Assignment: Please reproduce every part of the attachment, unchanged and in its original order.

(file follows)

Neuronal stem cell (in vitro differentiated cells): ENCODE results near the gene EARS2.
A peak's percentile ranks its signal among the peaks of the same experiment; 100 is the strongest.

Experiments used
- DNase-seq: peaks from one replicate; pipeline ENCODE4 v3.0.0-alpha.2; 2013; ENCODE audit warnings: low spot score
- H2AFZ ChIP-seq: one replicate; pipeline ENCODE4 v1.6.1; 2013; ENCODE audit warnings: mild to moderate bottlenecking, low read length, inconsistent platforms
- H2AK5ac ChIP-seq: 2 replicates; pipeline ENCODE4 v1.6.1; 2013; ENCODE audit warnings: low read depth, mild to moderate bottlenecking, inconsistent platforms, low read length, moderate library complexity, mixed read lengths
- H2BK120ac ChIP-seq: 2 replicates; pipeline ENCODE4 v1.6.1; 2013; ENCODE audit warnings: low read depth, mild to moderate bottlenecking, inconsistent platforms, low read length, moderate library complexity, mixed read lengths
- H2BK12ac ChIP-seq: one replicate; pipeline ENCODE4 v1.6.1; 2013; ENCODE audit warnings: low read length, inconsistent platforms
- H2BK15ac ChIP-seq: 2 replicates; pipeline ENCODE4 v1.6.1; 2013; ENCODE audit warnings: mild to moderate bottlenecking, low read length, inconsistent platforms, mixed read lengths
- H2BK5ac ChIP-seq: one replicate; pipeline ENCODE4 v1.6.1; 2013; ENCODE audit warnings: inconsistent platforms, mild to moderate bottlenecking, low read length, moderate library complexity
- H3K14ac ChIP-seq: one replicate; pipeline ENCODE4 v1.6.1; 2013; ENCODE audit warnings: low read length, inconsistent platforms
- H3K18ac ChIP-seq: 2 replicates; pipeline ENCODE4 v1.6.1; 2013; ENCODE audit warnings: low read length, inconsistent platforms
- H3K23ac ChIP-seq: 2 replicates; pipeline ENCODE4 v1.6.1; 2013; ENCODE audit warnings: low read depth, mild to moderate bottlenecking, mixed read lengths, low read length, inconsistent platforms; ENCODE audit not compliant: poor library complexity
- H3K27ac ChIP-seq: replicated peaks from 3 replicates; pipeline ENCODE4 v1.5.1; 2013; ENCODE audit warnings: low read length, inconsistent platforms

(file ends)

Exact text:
Neuronal stem cell (in vitro differentiated cells): ENCODE results near the gene EARS2.
A peak's percentile ranks its signal among the peaks of the same experiment; 100 is the strongest.

Experiments used
- DNase-seq: peaks from one replicate; pipeline ENCODE4 v3.0.0-alpha.2; 2013; ENCODE audit warnings: low spot score
- H2AFZ ChIP-seq: one replicate; pipeline ENCODE4 v1.6.1; 2013; ENCODE audit warnings: mild to moderate bottlenecking, low read length, inconsistent platforms
- H2AK5ac ChIP-seq: 2 replicates; pipeline ENCODE4 v1.6.1; 2013; ENCODE audit warnings: low read depth, mild to moderate bottlenecking, inconsistent platforms, low read length, moderate library complexity, mixed read lengths
- H2BK120ac ChIP-seq: 2 replicates; pipeline ENCODE4 v1.6.1; 2013; ENCODE audit warnings: low read depth, mild to moderate bottlenecking, inconsistent platforms, low read length, moderate library complexity, mixed read lengths
- H2BK12ac ChIP-seq: one replicate; pipeline ENCODE4 v1.6.1; 2013; ENCODE audit warnings: low read length, inconsistent platforms
- H2BK15ac ChIP-seq: 2 replicates; pipeline ENCODE4 v1.6.1; 2013; ENCODE audit warnings: mild to moderate bottlenecking, low read length, inconsistent platforms, mixed read lengths
- H2BK5ac ChIP-seq: one replicate; pipeline ENCODE4 v1.6.1; 2013; ENCODE audit warnings: inconsistent platforms, mild to moderate bottlenecking, low read length, moderate library complexity
- H3K14ac ChIP-seq: one replicate; pipeline ENCODE4 v1.6.1; 2013; ENCODE audit warnings: low read length, inconsistent platforms
- H3K18ac ChIP-seq: 2 replicates; pipeline ENCODE4 v1.6.1; 2013; ENCODE audit warnings: low read length, inconsistent platforms
- H3K23ac ChIP-seq: 2 replicates; pipeline ENCODE4 v1.6.1; 2013; ENCODE audit warnings: low read depth, mild to moderate bottlenecking, mixed read lengths, low read length, inconsistent platforms; ENCODE audit not compliant: poor library complexity
- H3K27ac ChIP-seq: replicated peaks from 3 replicates; pipeline ENCODE4 v1.5.1; 2013; ENCODE audit warnings: low read length, inconsistent platforms